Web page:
• Mileson BE, Chambers JE, Chen WL, Dettbarn W, Ehrich M, Eldefrawi AT, et al. Common mechanism of toxicity: a case study of organophosphorus pesticides. Toxicol Sci. 1998;41:8–20. [PubMed]
  • Morgan DP, Lin LI, Saikaly HH. Morbidity and mortality in workers occupationally exposed to pesticides. Arch Environ Contam Toxicol. 1980;9:349–382. [PubMed]
  • Nordman S, Abulaiti A, Hilding A, Långberg EC, Humphreys K, Östenson CG, et al. Genetic variation of the adenylyl cyclase 3 (AC3) locus and its influence on type 2 diabetes and obesity susceptibility in Swedish men. Int J Obes. 2008;32:407–412. [PubMed]
  • Rauh VA, Garfinkel R, Perera R, Andrews H, Hoepner L, Barr D, et al. Impact of prenatal chlorpyrifos exposure on neurodevelopment in the first 3 years of life among inner-city children. Pediatrics. 2006;118:1845–1859. [PMC free article] [PubMed]
  • Roegge CS, Timofeeva OA, Seidler FJ, Slotkin TA, Levin ED. Developmental diazinon neurotoxicity in rats: later effects on emotional response. Brain Res Bull. 2008;75:166–172. [PMC free article] [PubMed]
  • Rosas LG, Eskenazi B. Pesticides and child neurodevelopment. Curr Opin Pediatr. 2008;20:191–197. [PubMed]
  • Saldana TM, Basso O, Hoppin JA, Baird DD, Knott C, Blair A, et al. Pesticide exposure and self-reported gestational diabetes mellitus in the Agricultural Health Study. Diabetes Care. 2007;30:529–534. [PMC free article] [PubMed]
  • Slotkin TA. Developmental neurotoxicity of organophosphates: a case study of chlorpyrifos. In: Gupta RC, editor. Toxicity of Organophosphate and Carbamate Pesticides. San Diego: Elsevier; 2005. pp. 293–314.
  • Slotkin TA, Brown KK, Seidler FJ. Developmental exposure of rats to chlorpyrifos elicits sex-selective hyperlipidemia and hyperinsulinemia in adulthood. Environ Health Perspect. 2005;113:1291–1294. [PMC free article] [PubMed]
  • Slotkin TA, Lassiter TL, Ryde IT, Wrench N, Levin ED, Seidler FJ. Consumption of a high-fat diet in adulthood ameliorates the effects of neonatal parathion exposure on acetylcholine systems in rat brain regions. Environ Health Perspect. 2009;117:916–922. [PMC free article] [PubMed]
  • Slotkin TA, Levin ED, Seidler FJ. Comparative developmental neurotoxicity of organophosphate insecticides: effects on brain development are separable from systemic toxicity. Environ Health Perspect. 2006a;114:746–751. [PMC free article] [PubMed]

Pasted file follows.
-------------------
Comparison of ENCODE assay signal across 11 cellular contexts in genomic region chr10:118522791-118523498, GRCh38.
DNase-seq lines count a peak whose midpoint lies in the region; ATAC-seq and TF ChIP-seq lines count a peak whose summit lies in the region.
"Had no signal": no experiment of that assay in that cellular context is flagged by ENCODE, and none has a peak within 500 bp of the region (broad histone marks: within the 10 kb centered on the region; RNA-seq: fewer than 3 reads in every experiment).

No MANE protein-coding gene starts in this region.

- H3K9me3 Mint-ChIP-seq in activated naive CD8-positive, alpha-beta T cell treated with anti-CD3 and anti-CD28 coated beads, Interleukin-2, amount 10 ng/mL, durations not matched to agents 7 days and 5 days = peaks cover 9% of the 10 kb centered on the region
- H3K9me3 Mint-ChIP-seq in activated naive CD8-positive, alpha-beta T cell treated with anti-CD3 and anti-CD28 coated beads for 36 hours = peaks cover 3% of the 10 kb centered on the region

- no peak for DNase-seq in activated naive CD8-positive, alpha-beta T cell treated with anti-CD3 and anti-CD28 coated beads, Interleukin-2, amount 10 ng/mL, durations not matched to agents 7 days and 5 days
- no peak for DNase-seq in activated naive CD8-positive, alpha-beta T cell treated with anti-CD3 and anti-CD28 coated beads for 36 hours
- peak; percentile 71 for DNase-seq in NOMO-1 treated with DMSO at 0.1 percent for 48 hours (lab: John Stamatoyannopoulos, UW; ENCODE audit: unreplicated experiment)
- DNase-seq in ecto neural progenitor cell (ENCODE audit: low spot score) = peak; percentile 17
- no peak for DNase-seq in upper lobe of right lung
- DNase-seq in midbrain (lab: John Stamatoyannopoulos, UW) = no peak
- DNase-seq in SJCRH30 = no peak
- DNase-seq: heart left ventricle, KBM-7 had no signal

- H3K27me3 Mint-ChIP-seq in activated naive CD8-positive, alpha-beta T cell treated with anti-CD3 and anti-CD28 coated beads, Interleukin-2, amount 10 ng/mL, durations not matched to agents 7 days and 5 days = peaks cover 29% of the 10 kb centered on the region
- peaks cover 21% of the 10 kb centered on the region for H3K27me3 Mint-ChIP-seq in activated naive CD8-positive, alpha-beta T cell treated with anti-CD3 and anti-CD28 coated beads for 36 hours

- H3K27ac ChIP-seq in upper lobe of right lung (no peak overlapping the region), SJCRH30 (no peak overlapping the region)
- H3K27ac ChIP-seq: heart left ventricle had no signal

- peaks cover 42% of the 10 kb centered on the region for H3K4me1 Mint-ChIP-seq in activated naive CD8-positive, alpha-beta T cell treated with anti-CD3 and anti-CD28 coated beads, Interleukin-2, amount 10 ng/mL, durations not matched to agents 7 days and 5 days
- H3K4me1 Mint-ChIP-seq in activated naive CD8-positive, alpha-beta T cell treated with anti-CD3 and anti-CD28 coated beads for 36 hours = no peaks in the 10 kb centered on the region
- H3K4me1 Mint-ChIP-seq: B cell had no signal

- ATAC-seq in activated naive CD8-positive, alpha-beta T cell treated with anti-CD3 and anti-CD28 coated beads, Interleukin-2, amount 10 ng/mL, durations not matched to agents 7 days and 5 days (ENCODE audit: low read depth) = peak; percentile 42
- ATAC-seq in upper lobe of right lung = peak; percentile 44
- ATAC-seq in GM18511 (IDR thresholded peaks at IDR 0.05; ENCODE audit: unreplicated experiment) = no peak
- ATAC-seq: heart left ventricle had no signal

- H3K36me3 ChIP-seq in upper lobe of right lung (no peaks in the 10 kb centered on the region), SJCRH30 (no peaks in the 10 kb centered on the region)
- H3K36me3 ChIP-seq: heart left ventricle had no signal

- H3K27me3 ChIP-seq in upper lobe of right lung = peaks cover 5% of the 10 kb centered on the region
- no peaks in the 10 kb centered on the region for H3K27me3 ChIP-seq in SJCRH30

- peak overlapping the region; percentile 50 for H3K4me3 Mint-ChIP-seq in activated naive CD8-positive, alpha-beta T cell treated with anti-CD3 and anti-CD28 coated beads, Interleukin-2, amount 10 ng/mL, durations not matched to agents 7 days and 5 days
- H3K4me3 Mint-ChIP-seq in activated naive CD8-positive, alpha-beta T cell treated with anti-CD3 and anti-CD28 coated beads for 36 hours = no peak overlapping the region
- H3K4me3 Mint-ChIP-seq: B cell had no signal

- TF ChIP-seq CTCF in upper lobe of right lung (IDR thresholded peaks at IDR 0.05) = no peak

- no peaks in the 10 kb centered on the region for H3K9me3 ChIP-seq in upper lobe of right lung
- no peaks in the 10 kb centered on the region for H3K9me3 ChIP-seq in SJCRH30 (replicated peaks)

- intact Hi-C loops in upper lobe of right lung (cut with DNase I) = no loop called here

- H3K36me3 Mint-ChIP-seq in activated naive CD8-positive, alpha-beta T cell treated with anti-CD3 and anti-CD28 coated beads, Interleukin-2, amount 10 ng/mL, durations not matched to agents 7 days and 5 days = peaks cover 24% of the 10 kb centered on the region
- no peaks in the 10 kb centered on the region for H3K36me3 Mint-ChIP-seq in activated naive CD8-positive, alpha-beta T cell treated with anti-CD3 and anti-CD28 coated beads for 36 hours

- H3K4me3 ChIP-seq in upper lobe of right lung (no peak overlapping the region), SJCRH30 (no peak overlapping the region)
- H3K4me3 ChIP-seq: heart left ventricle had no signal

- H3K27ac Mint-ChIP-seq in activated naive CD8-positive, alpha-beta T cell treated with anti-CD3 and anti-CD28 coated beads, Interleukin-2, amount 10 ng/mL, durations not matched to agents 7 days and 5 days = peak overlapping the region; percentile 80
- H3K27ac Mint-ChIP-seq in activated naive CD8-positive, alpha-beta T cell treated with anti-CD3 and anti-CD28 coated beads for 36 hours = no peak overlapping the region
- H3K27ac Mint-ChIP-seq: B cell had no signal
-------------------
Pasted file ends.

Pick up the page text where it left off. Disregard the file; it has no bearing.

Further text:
• Slotkin TA, Tate CA, Ryde IT, Levin ED, Seidler FJ. Organophosphate insecticides target the serotonergic system in developing rat brain regions: disparate effects of diazinon and parathion at doses spanning the threshold for cholinesterase inhibition. Environ Health Perspect. 2006b;114:1542–1546. [PMC free article] [PubMed]
  • Slotkin TA, Zhang J, McCook EC, Seidler FJ. Glucocorticoid-targeting of the adenylyl cyclase signaling pathway in the cerebellum of young vs. aged rats. Brain Res. 1998;800:236–244. [PubMed]
  • Snedecor GW, Cochran WG. Statistical Methods. 6th ed. Ames, IA: Iowa State University Press; 1967.
  • Song X, Seidler FJ, Saleh JL, Zhang J, Padilla S, Slotkin TA. Cellular mechanisms for developmental toxicity of chlorpyrifos: targeting the adenylyl cyclase signaling cascade. Toxicol Appl Pharmacol. 1997;145:158–174. [PubMed]
  • Timofeeva OA, Roegge CS, Seidler FJ, Slotkin TA, Levin ED. Persistent cognitive alterations in rats after early postnatal exposure to low doses of the organophosphate pesticide, diazinon. Neurotoxicol Teratol. 2008a;30:38–45. [PMC free article] [PubMed]
  • Timofeeva OA, Sanders D, Seemann K, Yang L, Hermanson D, Regenbogen S, et al. Persistent behavioral alterations in rats neonatally exposed to low doses of the organophosphate pesticide, parathion. Brain Res Bull. 2008b;77:404–411. [PMC free article] [PubMed]
  • Whitney KD, Seidler FJ, Slotkin TA. Developmental neurotoxicity of chlorpyrifos: cellular mechanisms. Toxicol Appl Pharmacol. 1995;134:53–62. [PubMed]

Articles from Environmental Health Perspectives are provided here courtesy of National Institute of Environmental Health Science